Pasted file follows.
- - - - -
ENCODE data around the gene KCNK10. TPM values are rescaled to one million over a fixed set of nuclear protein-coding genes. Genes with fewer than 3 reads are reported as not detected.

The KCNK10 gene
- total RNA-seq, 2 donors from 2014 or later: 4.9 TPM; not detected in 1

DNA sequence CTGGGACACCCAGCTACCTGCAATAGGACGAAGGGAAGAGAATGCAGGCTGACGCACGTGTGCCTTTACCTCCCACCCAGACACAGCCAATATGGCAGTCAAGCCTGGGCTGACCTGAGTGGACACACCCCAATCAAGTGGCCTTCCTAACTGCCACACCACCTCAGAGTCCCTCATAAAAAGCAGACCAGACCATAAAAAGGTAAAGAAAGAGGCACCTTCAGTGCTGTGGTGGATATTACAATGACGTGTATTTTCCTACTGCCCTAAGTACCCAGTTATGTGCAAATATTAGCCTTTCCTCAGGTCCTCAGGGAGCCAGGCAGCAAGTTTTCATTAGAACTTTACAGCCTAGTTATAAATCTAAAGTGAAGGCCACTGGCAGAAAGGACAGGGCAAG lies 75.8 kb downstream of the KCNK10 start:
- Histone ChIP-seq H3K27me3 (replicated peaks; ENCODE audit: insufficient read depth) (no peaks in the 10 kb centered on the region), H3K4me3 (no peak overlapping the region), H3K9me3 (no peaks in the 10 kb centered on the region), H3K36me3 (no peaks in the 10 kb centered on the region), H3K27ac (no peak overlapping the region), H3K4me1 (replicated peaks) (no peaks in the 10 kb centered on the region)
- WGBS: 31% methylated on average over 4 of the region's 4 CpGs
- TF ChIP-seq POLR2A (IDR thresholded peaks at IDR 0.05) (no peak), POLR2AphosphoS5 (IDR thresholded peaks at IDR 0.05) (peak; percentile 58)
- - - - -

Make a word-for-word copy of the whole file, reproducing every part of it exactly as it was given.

ENCODE data around the gene KCNK10. TPM values are rescaled to one million over a fixed set of nuclear protein-coding genes. Genes with fewer than 3 reads are reported as not detected.

The KCNK10 gene
- total RNA-seq, 2 donors from 2014 or later: 4.9 TPM; not detected in 1

DNA sequence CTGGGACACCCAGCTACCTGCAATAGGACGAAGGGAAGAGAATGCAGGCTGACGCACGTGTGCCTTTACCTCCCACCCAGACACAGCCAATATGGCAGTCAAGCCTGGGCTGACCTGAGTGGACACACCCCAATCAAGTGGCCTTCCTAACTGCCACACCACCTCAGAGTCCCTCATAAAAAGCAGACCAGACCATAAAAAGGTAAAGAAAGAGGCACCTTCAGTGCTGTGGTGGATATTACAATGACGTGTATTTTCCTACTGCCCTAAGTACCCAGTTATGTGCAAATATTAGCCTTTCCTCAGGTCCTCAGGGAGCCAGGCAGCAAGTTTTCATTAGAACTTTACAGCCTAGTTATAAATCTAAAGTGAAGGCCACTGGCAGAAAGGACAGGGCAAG lies 75.8 kb downstream of the KCNK10 start:
- Histone ChIP-seq H3K27me3 (replicated peaks; ENCODE audit: insufficient read depth) (no peaks in the 10 kb centered on the region), H3K4me3 (no peak overlapping the region), H3K9me3 (no peaks in the 10 kb centered on the region), H3K36me3 (no peaks in the 10 kb centered on the region), H3K27ac (no peak overlapping the region), H3K4me1 (replicated peaks) (no peaks in the 10 kb centered on the region)
- WGBS: 31% methylated on average over 4 of the region's 4 CpGs
- TF ChIP-seq POLR2A (IDR thresholded peaks at IDR 0.05) (no peak), POLR2AphosphoS5 (IDR thresholded peaks at IDR 0.05) (peak; percentile 58)